Column 1 presents the host star’s name; column 2 the stellar effective temperature in Kelvin; column 3 the stellar radius in Solar units; column 4 the KOI number of the planet candidate; column 5 the planet radius in Earth units with error margins; column 6 the orbital semimajor axis in astronomical units (Earth’s orbit = 1); column 7 the planet equilibrium temperature in Kelvin; and column 8 the orbital period in days. Data follow the NASA Exoplanet Archive.

So let’s take a look at their most promising candidates. Table 3 shows the three smallest KOIs that they propose. KOI-2194 is actually Kepler-371, an early G-type star with two confirmed Super Earths: Kepler-371b, with a period of 34.76 days, and Kepler-371c, with a period of 67.96 days. Thus KOI-2194.03 arrives in good company, and may well be real. However, the NASA Exoplanet Archive disagrees with the Kepler Discoveries Table regarding the radius of Kepler-371, and thus the radii of its two confirmed companions. The latter source provides a stellar radius of 0.990 instead of 0.922 Rsol. Depending on which value we use, the radius of Kepler-371b jumps from 1.69 to 1.89 Rea, and of Kepler-371c from 1.54 to 1.78 Rea. A corresponding boost in the radius of KOI-2194.03 would put it in the no-no zone defined by Rogers 2014.

In the case of KOI-5737.01, ignorance might be bliss. The preferred radius in the NASA Exoplanet Archive is 1.32 Rea, corresponding to at least two possible compositions: an iron/silicate planet with the same composition as Earth and a mass of about 2.5 Mea, or a less massive planet with an Earth-like core and a mantle of high-pressure ice accounting for 2% to 50% of its bulk composition. The latter option would correspond to masses ranging from about 2.3 down to 1.3 Mea, but such icy environments are probably unfriendly to life. 

KOI-5068 is the oddball in this group, since its effective temperature appears discordant with its radius. The value provided, 6440 K, is more typical of a mid-F star than a G star. By comparison, the effective temperature of our Sun (spectral type G2) is only 5777 K, while the nearby host star Upsilon Andromedae A, with a radius of 1.5 Rsol, has an effective temperature of 6014 K and a spectral type of F8. Even at the stellar and planetary radii endorsed by Mullally 2015, an Earth-like composition for KOI-5068.o1 would yield a mass of about 5 Mea. A significant increase in stellar radius would push the planet into the gas dwarf range, with a puffy atmosphere but not necessarily a higher mass.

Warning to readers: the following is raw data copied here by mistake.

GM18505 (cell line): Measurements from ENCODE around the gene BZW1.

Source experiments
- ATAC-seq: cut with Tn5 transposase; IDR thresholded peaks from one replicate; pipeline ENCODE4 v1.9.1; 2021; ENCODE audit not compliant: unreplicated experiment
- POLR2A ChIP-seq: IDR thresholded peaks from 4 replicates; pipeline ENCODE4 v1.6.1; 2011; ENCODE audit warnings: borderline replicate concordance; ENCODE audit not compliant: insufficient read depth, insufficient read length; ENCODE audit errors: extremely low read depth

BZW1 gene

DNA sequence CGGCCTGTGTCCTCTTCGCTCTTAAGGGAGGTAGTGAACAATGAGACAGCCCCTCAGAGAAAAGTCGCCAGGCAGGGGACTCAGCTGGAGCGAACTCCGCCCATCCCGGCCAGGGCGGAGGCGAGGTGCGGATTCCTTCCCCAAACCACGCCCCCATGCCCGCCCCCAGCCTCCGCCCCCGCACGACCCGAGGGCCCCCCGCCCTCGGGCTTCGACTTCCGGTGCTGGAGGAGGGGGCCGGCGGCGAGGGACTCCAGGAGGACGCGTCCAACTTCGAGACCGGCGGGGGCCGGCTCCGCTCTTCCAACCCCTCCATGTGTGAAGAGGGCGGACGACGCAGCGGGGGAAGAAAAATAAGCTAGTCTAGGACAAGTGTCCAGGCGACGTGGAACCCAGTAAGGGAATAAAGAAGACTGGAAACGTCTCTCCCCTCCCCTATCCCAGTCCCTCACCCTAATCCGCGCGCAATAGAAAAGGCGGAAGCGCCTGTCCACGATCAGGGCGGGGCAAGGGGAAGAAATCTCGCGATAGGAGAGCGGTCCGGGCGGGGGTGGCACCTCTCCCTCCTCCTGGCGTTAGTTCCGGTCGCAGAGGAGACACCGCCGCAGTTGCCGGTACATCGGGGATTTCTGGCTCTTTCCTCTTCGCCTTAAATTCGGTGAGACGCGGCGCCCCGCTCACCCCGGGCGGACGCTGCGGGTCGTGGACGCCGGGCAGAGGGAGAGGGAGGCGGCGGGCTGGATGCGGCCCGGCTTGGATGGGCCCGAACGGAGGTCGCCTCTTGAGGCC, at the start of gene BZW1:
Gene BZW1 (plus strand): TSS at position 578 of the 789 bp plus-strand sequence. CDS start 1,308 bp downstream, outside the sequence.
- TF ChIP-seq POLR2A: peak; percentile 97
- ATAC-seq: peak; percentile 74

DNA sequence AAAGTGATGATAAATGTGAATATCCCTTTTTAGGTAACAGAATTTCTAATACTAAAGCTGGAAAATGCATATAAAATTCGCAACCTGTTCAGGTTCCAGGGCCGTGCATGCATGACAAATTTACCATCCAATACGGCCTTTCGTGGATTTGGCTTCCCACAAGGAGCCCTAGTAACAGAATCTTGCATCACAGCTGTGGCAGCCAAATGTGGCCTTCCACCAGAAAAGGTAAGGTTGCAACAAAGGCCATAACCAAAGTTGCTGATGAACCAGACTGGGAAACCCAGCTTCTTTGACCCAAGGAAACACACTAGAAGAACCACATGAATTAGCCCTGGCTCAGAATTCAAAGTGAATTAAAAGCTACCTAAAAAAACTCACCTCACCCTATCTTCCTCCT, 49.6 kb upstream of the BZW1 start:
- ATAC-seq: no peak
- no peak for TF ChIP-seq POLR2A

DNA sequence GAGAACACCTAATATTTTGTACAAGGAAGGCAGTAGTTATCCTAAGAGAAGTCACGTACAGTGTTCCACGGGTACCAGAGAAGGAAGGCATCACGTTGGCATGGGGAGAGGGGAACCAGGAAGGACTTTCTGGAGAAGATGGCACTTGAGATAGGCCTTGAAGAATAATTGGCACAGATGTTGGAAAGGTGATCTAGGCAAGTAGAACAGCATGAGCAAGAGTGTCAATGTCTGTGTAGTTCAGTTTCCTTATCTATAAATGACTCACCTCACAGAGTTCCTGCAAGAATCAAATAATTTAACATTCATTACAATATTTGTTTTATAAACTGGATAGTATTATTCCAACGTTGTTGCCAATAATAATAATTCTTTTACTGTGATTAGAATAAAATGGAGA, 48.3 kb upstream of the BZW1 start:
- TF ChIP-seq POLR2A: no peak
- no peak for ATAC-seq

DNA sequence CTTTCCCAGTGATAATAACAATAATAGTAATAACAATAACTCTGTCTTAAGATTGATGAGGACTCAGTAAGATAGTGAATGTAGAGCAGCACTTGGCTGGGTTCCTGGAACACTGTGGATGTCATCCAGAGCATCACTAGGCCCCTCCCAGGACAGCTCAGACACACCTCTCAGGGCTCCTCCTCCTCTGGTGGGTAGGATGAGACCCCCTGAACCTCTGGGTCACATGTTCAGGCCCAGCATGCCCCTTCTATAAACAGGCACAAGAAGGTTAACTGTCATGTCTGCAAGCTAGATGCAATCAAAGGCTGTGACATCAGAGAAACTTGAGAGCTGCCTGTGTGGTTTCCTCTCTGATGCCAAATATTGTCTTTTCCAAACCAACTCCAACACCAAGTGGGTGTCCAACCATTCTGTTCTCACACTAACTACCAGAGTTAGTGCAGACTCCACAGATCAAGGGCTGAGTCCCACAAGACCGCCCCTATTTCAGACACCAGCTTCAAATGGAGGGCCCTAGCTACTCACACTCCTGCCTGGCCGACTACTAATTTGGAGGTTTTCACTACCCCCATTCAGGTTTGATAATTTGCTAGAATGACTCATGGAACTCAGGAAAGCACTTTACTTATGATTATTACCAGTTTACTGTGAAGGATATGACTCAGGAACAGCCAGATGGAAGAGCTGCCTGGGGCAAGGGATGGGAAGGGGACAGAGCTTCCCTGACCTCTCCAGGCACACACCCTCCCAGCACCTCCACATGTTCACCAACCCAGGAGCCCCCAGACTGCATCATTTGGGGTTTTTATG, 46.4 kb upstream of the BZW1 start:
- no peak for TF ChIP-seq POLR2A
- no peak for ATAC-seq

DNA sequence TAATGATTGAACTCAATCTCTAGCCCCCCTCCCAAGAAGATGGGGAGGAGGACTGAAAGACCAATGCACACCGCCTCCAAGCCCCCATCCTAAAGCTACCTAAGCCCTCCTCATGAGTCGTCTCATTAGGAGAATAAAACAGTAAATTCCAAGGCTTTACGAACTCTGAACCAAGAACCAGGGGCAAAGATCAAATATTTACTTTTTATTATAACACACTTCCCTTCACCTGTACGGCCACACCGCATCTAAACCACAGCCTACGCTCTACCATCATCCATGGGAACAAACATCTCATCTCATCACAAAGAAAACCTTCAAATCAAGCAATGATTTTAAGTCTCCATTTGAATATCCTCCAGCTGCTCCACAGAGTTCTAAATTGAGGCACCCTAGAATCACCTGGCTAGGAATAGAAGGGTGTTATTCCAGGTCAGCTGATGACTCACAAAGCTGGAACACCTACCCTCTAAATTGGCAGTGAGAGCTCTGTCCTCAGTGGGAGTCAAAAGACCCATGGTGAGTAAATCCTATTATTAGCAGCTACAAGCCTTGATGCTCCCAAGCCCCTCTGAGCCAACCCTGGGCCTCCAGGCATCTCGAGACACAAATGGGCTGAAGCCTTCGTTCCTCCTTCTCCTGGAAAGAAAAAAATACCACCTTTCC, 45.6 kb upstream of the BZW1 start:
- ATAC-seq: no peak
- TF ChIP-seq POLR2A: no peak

And so – our first glimpse of small candidates for G-type habitable zones has proven anticlimactic. At the moment KOI-5737.01 seems the most promising choice, so I look forward to future analyses. Meanwhile, among the combined sample of host stars detailed in Tables 1 through 3 above, I note a strange gap in the range of effective temperatures between 4950 and 5900 K. The habitable zones of such stars correspond to periods between about 150 and 450 days. The lower half of this range, between 150 and 300 days, seems within reach of the 47-month Kepler dataset. A planet orbiting in 200 days would transit at least 7 times over this time frame; a planet orbiting in 300 days would transit at least 4 times. Yet among the eleven planets characterized on this page, only one has a period between 150 and 300 days: our old friend Kepler-62f.

Batalha N. (2014) Exploring exoplanet populations with NASA’s Kepler Mission. Publications of the National Academy of Sciences 111, 12647–12654.
Dressing C, Charbonneau D, Dumusque X, Gettel S, Pepe F, Collier Cameron A, and 29 others. (2014) The mass of Kepler-93b and the composition of terrestrial planets. In press. Abstract: 2014arXiv1412.8687D
Mullally F, Coughlin JL, Thompson SE, Rowe J, Burke C, Latham DW, and 54 others. (2015) Planetary Candidates Observed by Kepler VI: Planet Sample from Q1-Q16 (47 Months). In press. Abstract: 2015arXiv150202038M
Petigura E, Howard AW, Marcy GW. (2013) Prevalence of Earth-size planets orbiting Sun-like stars. Publications of the National Academy of Sciences 110, 19273-19278.
Rogers L. (2014) Most 1.6 Earth-radius planets are not rocky. Unpublished manuscript. Abstract: 2014arXiv1407.4457R
Rowe J, Coughlin JL, Antoci V, Barclay T, Batalha NM, Borucki WJ, and 41 others. (2015) Planetary Candidates Observed by Kepler V: Planet Sample from Q1-Q12 (36 Months). In press. Abstract:
Silburt A, Gaidos E, Wu Y. (2015) A statistical reconstruction of the planet population around Kepler Solar-type stars. Astrophysical Journal 799, 180. doi:10.1088/0004-637X/799/2/180


  1. I'm reserving judgment until we can reliably find planets with smaller-than-Earth radius around sun-like stars at decent orbital distances (like the asteroid belt distance), assuming we ever have the capabilities to find them. If we've got that and it turns out that the planet distribution peaks in the "gas dwarf" category, then I guess we'll have a pretty good answer. Not a happy one if you're hoping for life - although even 1 Earth-like planet in a sample of 145,000 gives you a couple million of them in the Milky Way - but an answer.

  2. Sorry, ". . . and it turns out that the planet distribution still peaks in the "gas dwarf" category".

  3. I somewhat doubt the accuracy of these eta-Earth calculations which are based on completeness assumptions. I suspect the transit detection probability for that red box is so low that the effect of a few fluke detections (or non-detections) is vastly amplified in the eta-Earth calculation ...

  4. Admirable skepticism all around :) I just updated this post with details from an even more recent preprint by the Kepler team.